The CMS experiment has added another piece to the Higgs boson puzzle, reporting evidence that the Higgs decays to a pair of b quarks.
In the Standard Model (SM) the Higgs field couples to fermions, giving them their masses, through a Yukawa interaction. The recent CMS observation of the H → ττ channel provides direct evidence of this interaction. While it is clear that the Higgs boson couples to up-type quarks (based on overall agreement between the gluon–gluon fusion production channel cross-section and the SM prediction), the Higgs boson decay to bottom quark–antiquark pairs provides a unique tool to directly access the bottom-type quark couplings.
The Higgs boson decays to a pair of b quarks 58% of the time, making it by far the most frequent decay channel. However, at the LHC the signal is overwhelmed by QCD production, which is several orders of magnitude higher. This makes the H → bb process very elusive. The most effective way to observe it is to search for associated production with an electroweak vector boson (VH, with V being a W or a Z boson). Further background reduction is achieved by requiring the Higgs boson candidates to have large transverse momentum and by exploiting the peculiar VH kinematical event properties.
The latest CMS analysis is based on LHC data collected last year at an energy of 13 TeV. To identify jets originating from b quarks, the collaboration used a novel combined multivariate b-tagging algorithm that exploits the presence of soft leptons together with information such as track impact parameters and secondary vertices. A signal region enriched in VH events was then selected, together with several control regions to test the accuracy of the Monte Carlo simulations, and a simultaneous binned-likelihood fit of the signal and control regions used to extract the Higgs boson signal.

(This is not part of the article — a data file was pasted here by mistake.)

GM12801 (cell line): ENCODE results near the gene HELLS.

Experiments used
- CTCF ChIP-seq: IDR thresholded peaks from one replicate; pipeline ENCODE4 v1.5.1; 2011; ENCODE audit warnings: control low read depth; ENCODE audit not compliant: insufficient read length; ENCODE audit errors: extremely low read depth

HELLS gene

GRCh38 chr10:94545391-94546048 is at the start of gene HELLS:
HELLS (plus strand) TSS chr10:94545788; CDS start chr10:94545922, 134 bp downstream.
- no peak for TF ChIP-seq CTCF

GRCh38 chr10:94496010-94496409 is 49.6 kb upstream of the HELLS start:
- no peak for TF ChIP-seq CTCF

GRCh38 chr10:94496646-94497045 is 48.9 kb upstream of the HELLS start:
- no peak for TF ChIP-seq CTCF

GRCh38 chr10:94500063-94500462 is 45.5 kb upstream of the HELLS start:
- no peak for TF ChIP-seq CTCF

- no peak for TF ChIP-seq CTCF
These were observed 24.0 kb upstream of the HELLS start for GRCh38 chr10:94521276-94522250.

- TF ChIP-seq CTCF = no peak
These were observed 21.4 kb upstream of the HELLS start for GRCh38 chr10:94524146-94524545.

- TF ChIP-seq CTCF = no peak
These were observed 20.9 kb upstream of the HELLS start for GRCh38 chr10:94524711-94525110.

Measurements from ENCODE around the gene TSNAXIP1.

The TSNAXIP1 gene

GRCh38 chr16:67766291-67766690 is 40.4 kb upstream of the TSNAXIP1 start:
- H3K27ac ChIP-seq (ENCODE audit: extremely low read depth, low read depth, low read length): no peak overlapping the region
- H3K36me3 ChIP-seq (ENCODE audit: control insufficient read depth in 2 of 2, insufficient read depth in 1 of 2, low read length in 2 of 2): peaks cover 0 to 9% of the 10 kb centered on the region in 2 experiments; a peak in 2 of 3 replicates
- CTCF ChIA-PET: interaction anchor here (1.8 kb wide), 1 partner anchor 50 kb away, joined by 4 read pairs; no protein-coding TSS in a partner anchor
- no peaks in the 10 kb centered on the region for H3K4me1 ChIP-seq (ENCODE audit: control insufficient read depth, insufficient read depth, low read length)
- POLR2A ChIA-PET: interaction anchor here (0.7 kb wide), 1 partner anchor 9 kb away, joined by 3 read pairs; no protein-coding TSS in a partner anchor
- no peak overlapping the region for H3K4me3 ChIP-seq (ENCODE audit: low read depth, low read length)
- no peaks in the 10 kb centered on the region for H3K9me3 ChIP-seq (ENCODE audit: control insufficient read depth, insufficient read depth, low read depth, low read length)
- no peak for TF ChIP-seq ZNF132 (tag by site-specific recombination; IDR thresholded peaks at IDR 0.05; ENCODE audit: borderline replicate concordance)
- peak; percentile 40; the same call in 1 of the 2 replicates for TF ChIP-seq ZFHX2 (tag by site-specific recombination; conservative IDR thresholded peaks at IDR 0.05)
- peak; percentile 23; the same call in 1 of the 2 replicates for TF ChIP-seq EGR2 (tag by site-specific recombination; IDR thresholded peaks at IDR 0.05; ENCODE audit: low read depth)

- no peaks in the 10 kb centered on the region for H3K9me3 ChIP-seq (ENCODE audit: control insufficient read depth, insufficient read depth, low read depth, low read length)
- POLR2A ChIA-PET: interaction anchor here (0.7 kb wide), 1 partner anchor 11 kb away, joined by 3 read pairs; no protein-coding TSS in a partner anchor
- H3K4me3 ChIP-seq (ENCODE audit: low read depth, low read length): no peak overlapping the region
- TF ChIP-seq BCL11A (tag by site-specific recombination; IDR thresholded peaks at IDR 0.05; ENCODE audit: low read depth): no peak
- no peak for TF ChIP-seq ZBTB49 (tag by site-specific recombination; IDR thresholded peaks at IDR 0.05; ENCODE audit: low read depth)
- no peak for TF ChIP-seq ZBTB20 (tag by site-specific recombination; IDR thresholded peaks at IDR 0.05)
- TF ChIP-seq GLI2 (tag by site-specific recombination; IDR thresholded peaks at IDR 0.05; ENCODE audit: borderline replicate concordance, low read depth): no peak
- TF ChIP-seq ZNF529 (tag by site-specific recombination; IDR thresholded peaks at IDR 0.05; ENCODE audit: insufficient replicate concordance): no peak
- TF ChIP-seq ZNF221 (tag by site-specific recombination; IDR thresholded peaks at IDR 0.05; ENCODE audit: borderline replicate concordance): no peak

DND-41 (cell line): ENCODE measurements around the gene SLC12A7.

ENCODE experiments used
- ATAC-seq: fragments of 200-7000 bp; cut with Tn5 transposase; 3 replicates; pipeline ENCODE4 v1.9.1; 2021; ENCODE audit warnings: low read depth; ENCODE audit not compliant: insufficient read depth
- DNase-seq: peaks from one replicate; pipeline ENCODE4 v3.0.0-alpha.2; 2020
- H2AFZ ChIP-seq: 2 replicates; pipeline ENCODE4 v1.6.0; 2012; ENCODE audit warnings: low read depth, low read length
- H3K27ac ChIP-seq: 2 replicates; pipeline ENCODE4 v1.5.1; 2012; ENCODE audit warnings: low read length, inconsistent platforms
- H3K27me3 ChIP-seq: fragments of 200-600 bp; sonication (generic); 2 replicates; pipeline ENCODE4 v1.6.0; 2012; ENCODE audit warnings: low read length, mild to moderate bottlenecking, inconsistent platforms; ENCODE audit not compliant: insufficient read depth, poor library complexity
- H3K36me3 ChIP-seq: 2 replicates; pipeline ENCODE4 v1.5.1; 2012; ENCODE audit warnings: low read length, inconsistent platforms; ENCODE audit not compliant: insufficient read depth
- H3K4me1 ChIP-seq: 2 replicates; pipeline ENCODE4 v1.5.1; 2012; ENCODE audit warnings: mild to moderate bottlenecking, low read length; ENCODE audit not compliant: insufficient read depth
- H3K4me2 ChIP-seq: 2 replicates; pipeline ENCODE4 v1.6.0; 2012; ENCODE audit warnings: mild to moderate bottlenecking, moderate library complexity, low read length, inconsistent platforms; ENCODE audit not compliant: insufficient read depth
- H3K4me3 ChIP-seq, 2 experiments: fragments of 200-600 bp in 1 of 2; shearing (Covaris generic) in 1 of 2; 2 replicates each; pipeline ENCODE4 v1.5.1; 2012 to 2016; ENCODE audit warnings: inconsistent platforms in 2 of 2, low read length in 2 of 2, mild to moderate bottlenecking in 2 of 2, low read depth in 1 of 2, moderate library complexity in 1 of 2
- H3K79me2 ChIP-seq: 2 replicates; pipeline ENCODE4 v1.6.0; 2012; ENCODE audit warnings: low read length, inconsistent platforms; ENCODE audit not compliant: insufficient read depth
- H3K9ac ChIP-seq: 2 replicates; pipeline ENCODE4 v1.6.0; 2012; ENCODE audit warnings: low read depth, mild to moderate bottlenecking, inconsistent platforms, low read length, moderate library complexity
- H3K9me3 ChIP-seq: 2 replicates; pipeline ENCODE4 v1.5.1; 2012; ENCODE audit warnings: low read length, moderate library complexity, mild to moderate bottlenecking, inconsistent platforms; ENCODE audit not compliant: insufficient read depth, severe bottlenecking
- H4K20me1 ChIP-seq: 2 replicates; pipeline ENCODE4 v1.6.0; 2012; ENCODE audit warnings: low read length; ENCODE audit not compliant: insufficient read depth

An excess of events is observed compared to the expectation in the absence of a H → bb signal. The significance of the excess is 3.3σ, where the expectation from SM Higgs boson production is 2.8σ. The signal strength corresponding to this excess, relative to the SM expectation, is 1.2±0.4. When combined with the Run 1 measurement at a lower energy, the signal significance is 3.8σ with 3.8σ expected and a signal strength of 1.1.
To validate the analysis procedure, the same methodology was used to extract a signal for the VZ process, with Z → bb, which has a nearly identical final state but with a different invariant mass and a larger production cross-section. The observed excess of events for the combined WZ and ZZ processes has a significance of 5σ from the background-only event-yield expectation, and the corresponding signal strength is 1.0±0.2.
Thanks to the outstanding performance of the LHC, the data set will significantly increase by the end of Run 2, in 2018. This will allow a consistent reduction of the uncertainties, and a 5σ observation of the H → bb decay is expected.